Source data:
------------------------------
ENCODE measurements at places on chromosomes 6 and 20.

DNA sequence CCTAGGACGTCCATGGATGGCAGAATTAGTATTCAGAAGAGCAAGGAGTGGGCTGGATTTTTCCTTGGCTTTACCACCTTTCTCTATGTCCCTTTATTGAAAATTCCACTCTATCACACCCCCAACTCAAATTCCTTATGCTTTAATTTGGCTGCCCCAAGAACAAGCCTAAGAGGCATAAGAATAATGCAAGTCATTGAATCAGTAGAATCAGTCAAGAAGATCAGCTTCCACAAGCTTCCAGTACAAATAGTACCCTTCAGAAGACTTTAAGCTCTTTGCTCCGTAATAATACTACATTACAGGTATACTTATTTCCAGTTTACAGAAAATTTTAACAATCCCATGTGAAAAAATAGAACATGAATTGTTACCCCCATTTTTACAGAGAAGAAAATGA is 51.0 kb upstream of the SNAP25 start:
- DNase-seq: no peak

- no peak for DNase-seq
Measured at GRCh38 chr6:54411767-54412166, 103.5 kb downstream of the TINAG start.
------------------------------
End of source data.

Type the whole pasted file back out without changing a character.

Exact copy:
ENCODE measurements at places on chromosomes 6 and 20.

DNA sequence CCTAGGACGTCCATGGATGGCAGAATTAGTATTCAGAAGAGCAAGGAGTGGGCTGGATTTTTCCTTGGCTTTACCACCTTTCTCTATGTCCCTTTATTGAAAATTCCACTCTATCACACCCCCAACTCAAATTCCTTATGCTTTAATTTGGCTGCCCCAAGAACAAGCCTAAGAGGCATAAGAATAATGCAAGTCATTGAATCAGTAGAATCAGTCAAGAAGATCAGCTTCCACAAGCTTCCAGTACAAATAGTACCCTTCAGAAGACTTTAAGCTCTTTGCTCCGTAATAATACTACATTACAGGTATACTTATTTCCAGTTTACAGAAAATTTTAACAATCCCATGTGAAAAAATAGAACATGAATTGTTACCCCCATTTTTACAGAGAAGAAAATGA is 51.0 kb upstream of the SNAP25 start:
- DNase-seq: no peak

- no peak for DNase-seq
Measured at GRCh38 chr6:54411767-54412166, 103.5 kb downstream of the TINAG start.